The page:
Security Update as of 6/12/2014

June 12: ISIS spokesman Abu Mohammed al-Adnani stated that ISIS will not limit the fight to Mosul and northern Iraq. Adnani, in an audio recording, stated that the fight will be extended to Baghdad and Karbala in southern Iraq. The statement also reminded ISIS militants to not give up “a hand’s width of the ground” they’ve taken. Security was also increased in Baghdad: the Ministry of Science and Technology building in Baghdad was evacuated, a military parade of Iraqi Shi’a militias was held in the city, and extra checkpoints were added. Later in the day, reports emerged that there were clashes between “gunmen” and the Iraqi Security Forces in the Dora neighborhood south of Baghdad. The Baghdad airport was also reportedly attacked by five rockets.  Significance: ISIS is setting preliminary military conditions for the battle for Baghdad that corroborate its intent.  Shi’a militias have mobilized inside of Baghdad.

June 12: ISIS and other armed groups in Fallujah reopened the three entrances of Maftul, in northern Fallujah, Falahat, west of Fallujah, and Amriyat south of Fallujah. ISIS took down barriers surrounding the Maftul entrance and published images to send the message that it is ‘freeing people’ from a blockade. ISIS is also now in control of the Yabani [Japanese] Bridge. The ISF had earlier withdrawn from these areas. Significance: The Bridge will be an important tactical objective in a broader movement to the southern Baghdad belt; ISIS now controls the whole area.   

June 12: The Secretary General of the Ministry of Peshmerga, Jabbar al-Yawar, announced that “Kirkuk  is entirely under the control of Peshmerga,” and that there is no Iraqi army presence in the city. Later in the day, the media advisor to the Kurdistan Parliament, Tariq Jawhar, stated that the next parliament meeting will focus on “Kurdish areas outside the administration of the Kurdistan Region.” Also, an explosive device targeted the convoy of the Minister of Peshmerga, Jaafar Sheikh Mostafa, as he traveled southwest of Kirkuk. The Minister escaped unharmed.  Mostafa later stated that Peshmerga forces took control of Tal al-Ward, Kirkuk province from ISIS. The source added that the Tal al-Ward area contains the headquarters to the IA’s 47th brigade of the 12th division. Significance: Kirkuk is the big prize for the Kurdish regional government, but the Peshmerga are also conducting operations beyond the borders of Kirkuk city in order to recover the equipment that the Iraqi Army left behind, consolidate their gains.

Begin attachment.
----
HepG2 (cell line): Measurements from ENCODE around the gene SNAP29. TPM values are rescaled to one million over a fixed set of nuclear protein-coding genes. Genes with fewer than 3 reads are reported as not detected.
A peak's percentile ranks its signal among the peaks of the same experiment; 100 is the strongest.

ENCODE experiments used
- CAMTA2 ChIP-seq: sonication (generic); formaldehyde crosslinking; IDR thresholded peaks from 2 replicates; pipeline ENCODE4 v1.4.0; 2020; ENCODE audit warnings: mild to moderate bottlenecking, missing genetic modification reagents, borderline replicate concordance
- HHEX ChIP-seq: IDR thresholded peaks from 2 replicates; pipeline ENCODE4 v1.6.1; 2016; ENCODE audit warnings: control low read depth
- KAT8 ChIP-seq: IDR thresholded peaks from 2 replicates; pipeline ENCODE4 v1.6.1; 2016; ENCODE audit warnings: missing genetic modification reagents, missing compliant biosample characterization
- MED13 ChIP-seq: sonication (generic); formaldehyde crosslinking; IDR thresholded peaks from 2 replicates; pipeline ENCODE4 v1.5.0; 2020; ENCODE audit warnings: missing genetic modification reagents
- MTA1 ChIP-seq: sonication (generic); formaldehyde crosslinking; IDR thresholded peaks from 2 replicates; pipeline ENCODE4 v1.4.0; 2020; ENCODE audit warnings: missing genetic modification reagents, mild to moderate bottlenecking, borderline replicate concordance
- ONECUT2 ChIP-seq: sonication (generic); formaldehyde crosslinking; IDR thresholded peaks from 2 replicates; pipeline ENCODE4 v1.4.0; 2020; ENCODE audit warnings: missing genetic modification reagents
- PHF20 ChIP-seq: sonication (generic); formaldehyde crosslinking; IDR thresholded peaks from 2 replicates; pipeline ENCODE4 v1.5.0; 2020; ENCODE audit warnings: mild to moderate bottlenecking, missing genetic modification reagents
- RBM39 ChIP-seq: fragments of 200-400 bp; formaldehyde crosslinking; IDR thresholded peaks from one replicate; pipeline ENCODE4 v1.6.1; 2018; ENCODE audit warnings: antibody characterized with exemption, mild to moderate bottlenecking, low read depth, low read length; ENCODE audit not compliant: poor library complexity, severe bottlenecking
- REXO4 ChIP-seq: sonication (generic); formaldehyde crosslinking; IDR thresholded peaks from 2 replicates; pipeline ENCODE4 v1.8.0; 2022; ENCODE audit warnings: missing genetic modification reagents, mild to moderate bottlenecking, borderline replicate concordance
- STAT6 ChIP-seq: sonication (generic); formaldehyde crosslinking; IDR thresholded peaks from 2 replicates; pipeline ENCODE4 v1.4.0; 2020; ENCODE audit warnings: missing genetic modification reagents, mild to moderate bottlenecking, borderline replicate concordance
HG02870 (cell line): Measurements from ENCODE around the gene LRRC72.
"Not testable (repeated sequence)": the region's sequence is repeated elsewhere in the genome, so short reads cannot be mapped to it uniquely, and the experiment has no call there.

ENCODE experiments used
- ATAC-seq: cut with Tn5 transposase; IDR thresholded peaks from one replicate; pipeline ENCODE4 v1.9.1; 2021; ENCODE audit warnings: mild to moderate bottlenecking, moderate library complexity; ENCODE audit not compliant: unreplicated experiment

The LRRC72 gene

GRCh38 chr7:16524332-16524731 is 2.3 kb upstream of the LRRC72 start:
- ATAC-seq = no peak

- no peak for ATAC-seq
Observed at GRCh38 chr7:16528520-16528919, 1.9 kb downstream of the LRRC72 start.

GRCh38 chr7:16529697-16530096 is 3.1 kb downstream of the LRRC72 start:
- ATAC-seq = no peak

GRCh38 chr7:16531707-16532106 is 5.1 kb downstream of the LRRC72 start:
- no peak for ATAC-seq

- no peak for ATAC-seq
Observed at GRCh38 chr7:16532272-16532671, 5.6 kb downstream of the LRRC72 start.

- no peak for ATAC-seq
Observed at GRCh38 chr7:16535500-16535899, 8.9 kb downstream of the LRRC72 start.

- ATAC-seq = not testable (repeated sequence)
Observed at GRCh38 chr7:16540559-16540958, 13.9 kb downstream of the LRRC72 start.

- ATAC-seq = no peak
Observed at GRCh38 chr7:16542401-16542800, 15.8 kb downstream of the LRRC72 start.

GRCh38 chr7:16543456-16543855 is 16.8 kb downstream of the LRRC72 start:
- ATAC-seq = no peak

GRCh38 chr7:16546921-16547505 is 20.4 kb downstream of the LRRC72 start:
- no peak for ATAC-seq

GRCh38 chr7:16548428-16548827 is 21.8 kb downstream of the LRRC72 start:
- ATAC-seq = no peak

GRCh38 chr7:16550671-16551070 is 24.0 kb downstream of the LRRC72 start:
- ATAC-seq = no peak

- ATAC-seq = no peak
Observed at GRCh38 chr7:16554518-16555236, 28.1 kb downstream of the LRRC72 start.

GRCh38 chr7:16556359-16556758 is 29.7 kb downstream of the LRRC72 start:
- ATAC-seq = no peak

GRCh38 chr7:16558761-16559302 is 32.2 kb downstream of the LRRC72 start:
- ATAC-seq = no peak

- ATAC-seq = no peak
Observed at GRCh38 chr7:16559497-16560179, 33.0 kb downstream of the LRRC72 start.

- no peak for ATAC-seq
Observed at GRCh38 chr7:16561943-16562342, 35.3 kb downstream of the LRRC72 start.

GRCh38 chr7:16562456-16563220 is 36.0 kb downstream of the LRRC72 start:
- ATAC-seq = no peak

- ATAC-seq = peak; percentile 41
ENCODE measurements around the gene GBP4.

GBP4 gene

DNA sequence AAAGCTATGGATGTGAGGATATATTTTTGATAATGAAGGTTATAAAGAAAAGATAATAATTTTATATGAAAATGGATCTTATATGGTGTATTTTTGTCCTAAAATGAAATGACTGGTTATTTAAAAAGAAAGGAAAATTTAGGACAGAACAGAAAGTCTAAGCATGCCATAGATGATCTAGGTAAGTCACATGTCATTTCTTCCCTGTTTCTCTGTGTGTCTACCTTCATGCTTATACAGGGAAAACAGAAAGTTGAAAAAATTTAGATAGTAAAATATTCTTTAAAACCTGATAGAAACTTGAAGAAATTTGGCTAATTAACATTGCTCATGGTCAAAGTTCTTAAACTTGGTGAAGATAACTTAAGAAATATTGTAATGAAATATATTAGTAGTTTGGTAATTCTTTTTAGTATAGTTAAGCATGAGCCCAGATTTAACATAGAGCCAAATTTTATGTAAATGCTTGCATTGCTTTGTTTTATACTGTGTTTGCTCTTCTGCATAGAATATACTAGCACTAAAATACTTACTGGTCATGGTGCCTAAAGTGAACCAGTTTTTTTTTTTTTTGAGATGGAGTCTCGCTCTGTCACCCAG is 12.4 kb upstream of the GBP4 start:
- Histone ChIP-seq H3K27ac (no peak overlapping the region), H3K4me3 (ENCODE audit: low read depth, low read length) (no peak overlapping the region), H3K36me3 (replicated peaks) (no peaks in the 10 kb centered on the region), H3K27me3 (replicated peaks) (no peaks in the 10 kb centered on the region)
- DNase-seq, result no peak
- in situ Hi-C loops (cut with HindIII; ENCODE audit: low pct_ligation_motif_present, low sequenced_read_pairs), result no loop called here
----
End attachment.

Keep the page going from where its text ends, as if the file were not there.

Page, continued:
June 12: ISIS raised their flag over Dur, the birthplace of Izzat al-Duri, Saddam Hussein’s Vice President. Witnesses said that the militants encouraged residents to go about their normal business, and have tried to recruit young people to ISIS. There are also reports that a former member of the Ba’ath party was appointed as governor by ISIS. The new reported governor is Ahmed Abdullah Rashid. Significance: This is an indication that ISIS has a strategy to co-opt former Ba’athists.

June 12: According to the Wall Street Journal, two battalions of Iran's elite Quds Force deployed to Iraq from Iran on June 11, and are now reportedly engaged alongside Iraqi forces in combat operations Tikrit, as well as providing security in Baghdad, Najaf, and Karbala. Iranian security sources indicate that Iran is considering sending larger contingents of troops to support the Iraqi government. Iran has also positioned an unknown number of troops along the Iran-Iraq border, and have announced they will shell any militants who come within 100 km of the border. A member of the Iranian government-aligned Badr organization, CoR member Qassim al-Araji, reportedly posted a photo of himself along with the IRGC-QF commander Qassim Suleimani who had reportedly visited Baghdad recently.